About District Six Museum
The District Six Museum in Cape Town, South Africa is a museum which serves as a memorial to and celebration of District Six, immersing visitors in what was a thriving community destroyed during the Apartheid.
Today, the District Six Museum offers guided tours of District Six (often with ex-residents) but note these must be booked in advance.
Other exhibitions are located at the District Six Museum Homecoming Centre; specifically sports exhibitions on local and international football, focusing on apartheid and its effects on the sport and the lives of the people that played it.
District Six Museum history
The District Six Foundation was established in 1989 and shortly after joined by the museum in 1994. Together, the institutions formed a memorial to the forced movement of around 60,000 inhabitants of varying backgrounds during South Africa’s Apartheid in the 1960s. The museum itself had been an old Methodist church.
The area of District Six was originally populated by freed enslaved people after abolition in 1833, and made up a tenth of Cape Town’s population. The neighbourhood was a community of former slaves, artisans, merchants as well as immigrants and Malay people brought by the Dutch East India Company.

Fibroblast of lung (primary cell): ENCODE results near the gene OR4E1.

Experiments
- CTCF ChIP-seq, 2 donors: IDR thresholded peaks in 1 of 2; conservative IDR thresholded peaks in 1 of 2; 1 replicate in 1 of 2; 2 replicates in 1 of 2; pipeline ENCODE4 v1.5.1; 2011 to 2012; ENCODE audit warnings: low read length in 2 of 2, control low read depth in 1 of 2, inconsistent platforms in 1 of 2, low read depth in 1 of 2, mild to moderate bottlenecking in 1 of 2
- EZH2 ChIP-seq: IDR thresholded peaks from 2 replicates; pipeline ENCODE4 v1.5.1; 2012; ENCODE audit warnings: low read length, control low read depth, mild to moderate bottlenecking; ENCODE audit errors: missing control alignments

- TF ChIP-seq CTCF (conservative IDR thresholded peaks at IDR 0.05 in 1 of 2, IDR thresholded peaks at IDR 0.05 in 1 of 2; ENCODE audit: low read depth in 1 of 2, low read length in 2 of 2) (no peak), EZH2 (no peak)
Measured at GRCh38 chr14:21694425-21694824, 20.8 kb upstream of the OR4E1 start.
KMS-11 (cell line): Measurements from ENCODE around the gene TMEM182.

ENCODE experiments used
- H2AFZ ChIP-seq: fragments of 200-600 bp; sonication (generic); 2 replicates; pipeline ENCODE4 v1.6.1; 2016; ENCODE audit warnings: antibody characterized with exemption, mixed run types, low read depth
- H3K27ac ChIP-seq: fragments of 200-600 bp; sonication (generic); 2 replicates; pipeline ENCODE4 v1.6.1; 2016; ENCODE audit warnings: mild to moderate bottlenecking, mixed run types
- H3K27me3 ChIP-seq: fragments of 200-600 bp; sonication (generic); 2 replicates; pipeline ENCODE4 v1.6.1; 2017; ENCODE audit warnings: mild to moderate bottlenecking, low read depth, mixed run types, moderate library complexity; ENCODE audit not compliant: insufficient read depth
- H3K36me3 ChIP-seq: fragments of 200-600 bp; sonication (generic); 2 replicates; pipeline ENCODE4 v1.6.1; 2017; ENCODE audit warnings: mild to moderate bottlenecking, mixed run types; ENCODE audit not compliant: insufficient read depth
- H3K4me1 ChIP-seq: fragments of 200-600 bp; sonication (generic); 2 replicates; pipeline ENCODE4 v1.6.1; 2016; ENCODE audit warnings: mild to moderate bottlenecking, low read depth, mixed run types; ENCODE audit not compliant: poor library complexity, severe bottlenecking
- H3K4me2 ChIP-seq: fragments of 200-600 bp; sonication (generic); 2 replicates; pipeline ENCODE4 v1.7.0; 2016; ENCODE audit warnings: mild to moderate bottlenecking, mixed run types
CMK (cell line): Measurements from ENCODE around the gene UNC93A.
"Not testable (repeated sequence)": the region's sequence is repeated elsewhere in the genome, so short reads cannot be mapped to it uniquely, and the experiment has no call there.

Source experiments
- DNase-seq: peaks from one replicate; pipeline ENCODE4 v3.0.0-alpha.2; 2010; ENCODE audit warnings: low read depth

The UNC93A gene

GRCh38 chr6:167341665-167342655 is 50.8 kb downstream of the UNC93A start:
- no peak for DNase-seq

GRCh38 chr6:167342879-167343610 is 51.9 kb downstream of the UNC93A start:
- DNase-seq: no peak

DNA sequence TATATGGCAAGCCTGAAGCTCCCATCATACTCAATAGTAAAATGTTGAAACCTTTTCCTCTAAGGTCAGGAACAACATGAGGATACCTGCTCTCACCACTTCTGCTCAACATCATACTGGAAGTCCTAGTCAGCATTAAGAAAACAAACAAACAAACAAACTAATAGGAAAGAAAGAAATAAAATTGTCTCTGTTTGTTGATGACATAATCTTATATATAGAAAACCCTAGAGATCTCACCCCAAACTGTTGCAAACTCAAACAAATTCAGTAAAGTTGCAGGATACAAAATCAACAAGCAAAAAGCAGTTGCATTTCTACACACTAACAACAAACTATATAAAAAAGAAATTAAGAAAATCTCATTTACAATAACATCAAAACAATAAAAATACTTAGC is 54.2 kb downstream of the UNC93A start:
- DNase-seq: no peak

As part of the apartheid movement, however, Cape Town declared the district a ‘whites only’ area in 1966, and demolition began soon afterwards. By 1982, over 60,000 people had been forcibly relocated to the bleak Cape Flats area, around 25 kilometres away.
District Six Museum today
Today, you can walk the museum floor covered by a large map of the district and accompanied by hand-written notes from former inhabitants about where they used to live. The museum’s collections also features old traffic signs, exhibits that explain historical events and explore the lives of families living in the area that was demolished.
Additionally, the District Six Museum offers programmes to help develop the district: the museum is dedicated to constructing new housing, environmental planning as well as supporting cultural activities such as music and literature.
Getting to the District Six Museum
If using public transport around Cape Town, then buses 103, 104 and 111 all stop at Lower Buitenkant just a minute’s walk from the District Six Museum. The 102 and 113 buses stop along Darling Street nearby.
For those driving, the museum is located near the waterfront just off the motorways 1 and 2 at exits 3 and 2.
Known for its natural beauty, wide-ranging history, and rich diversity, South Africa is home to a number of interesting historical sites which relate to its often troubled past. Here's our pick of 5 worth visiting.
Known for its natural beauty, wide-ranging history, and rich diversity, South Africa is home to a number of interesting historical sites. Here's our pick of 10 of the best.